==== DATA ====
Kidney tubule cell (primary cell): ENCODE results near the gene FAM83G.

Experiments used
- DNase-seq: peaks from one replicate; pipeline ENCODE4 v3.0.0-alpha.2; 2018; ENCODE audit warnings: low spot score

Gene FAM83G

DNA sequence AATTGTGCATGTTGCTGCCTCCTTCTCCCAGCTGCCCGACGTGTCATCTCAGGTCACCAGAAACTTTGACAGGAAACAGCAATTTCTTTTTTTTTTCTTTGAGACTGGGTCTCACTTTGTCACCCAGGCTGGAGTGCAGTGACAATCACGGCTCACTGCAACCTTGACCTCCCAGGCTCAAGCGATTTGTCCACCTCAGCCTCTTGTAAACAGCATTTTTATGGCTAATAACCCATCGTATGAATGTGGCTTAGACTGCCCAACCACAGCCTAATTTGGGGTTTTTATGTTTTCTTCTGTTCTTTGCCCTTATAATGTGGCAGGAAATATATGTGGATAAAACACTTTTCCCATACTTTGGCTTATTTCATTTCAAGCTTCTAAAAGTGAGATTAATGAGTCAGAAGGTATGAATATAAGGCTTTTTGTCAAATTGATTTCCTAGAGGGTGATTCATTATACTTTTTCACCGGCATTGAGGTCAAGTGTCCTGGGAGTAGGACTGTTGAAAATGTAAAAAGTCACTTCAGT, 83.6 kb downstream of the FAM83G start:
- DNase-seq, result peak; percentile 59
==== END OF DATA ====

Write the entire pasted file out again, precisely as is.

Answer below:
Kidney tubule cell (primary cell): ENCODE results near the gene FAM83G.

Experiments used
- DNase-seq: peaks from one replicate; pipeline ENCODE4 v3.0.0-alpha.2; 2018; ENCODE audit warnings: low spot score

Gene FAM83G

DNA sequence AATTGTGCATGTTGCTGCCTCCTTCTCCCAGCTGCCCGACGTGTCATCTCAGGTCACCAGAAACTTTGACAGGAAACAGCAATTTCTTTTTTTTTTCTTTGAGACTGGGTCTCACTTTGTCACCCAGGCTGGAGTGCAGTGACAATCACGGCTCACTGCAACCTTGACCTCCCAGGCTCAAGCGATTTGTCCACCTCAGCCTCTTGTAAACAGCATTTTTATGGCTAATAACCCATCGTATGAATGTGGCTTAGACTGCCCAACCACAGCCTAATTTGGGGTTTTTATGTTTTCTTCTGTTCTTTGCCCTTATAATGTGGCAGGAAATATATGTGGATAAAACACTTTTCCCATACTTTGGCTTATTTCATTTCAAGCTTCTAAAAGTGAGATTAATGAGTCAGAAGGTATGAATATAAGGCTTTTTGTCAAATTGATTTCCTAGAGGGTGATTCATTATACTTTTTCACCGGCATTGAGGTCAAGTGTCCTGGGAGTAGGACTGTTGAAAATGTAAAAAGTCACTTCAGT, 83.6 kb downstream of the FAM83G start:
- DNase-seq, result peak; percentile 59